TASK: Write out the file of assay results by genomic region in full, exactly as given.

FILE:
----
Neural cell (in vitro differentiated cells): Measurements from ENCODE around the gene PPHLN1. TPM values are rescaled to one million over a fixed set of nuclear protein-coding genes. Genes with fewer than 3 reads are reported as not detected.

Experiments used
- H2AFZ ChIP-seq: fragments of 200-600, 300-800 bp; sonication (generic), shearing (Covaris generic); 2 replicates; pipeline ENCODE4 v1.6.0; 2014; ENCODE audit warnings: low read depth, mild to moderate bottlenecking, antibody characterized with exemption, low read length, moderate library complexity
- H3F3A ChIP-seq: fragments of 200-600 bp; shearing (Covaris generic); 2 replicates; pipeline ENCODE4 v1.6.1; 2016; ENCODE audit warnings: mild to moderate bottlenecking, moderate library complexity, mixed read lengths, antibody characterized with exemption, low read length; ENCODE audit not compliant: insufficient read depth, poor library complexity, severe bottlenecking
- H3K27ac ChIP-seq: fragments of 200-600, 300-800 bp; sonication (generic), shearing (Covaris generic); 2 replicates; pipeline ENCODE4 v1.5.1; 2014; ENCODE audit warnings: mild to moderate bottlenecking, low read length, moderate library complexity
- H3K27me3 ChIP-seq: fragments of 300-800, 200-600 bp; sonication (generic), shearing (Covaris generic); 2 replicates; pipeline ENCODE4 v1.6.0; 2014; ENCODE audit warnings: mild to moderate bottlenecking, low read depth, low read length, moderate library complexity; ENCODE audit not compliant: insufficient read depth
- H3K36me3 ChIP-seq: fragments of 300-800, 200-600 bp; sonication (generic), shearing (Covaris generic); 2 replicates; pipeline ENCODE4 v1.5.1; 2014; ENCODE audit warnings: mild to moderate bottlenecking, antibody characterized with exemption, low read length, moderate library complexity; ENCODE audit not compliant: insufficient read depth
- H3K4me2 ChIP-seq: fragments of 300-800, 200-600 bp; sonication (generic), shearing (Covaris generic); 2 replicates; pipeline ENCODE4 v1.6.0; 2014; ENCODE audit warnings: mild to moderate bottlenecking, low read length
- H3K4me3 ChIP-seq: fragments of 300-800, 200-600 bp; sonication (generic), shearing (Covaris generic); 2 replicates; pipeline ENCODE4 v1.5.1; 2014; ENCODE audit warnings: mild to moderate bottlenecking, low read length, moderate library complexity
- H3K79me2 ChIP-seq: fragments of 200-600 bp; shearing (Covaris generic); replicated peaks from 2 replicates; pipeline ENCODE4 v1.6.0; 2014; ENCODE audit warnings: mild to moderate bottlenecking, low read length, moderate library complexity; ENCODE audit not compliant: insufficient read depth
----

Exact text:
Neural cell (in vitro differentiated cells): Measurements from ENCODE around the gene PPHLN1. TPM values are rescaled to one million over a fixed set of nuclear protein-coding genes. Genes with fewer than 3 reads are reported as not detected.

Experiments used
- H2AFZ ChIP-seq: fragments of 200-600, 300-800 bp; sonication (generic), shearing (Covaris generic); 2 replicates; pipeline ENCODE4 v1.6.0; 2014; ENCODE audit warnings: low read depth, mild to moderate bottlenecking, antibody characterized with exemption, low read length, moderate library complexity
- H3F3A ChIP-seq: fragments of 200-600 bp; shearing (Covaris generic); 2 replicates; pipeline ENCODE4 v1.6.1; 2016; ENCODE audit warnings: mild to moderate bottlenecking, moderate library complexity, mixed read lengths, antibody characterized with exemption, low read length; ENCODE audit not compliant: insufficient read depth, poor library complexity, severe bottlenecking
- H3K27ac ChIP-seq: fragments of 200-600, 300-800 bp; sonication (generic), shearing (Covaris generic); 2 replicates; pipeline ENCODE4 v1.5.1; 2014; ENCODE audit warnings: mild to moderate bottlenecking, low read length, moderate library complexity
- H3K27me3 ChIP-seq: fragments of 300-800, 200-600 bp; sonication (generic), shearing (Covaris generic); 2 replicates; pipeline ENCODE4 v1.6.0; 2014; ENCODE audit warnings: mild to moderate bottlenecking, low read depth, low read length, moderate library complexity; ENCODE audit not compliant: insufficient read depth
- H3K36me3 ChIP-seq: fragments of 300-800, 200-600 bp; sonication (generic), shearing (Covaris generic); 2 replicates; pipeline ENCODE4 v1.5.1; 2014; ENCODE audit warnings: mild to moderate bottlenecking, antibody characterized with exemption, low read length, moderate library complexity; ENCODE audit not compliant: insufficient read depth
- H3K4me2 ChIP-seq: fragments of 300-800, 200-600 bp; sonication (generic), shearing (Covaris generic); 2 replicates; pipeline ENCODE4 v1.6.0; 2014; ENCODE audit warnings: mild to moderate bottlenecking, low read length
- H3K4me3 ChIP-seq: fragments of 300-800, 200-600 bp; sonication (generic), shearing (Covaris generic); 2 replicates; pipeline ENCODE4 v1.5.1; 2014; ENCODE audit warnings: mild to moderate bottlenecking, low read length, moderate library complexity
- H3K79me2 ChIP-seq: fragments of 200-600 bp; shearing (Covaris generic); replicated peaks from 2 replicates; pipeline ENCODE4 v1.6.0; 2014; ENCODE audit warnings: mild to moderate bottlenecking, low read length, moderate library complexity; ENCODE audit not compliant: insufficient read depth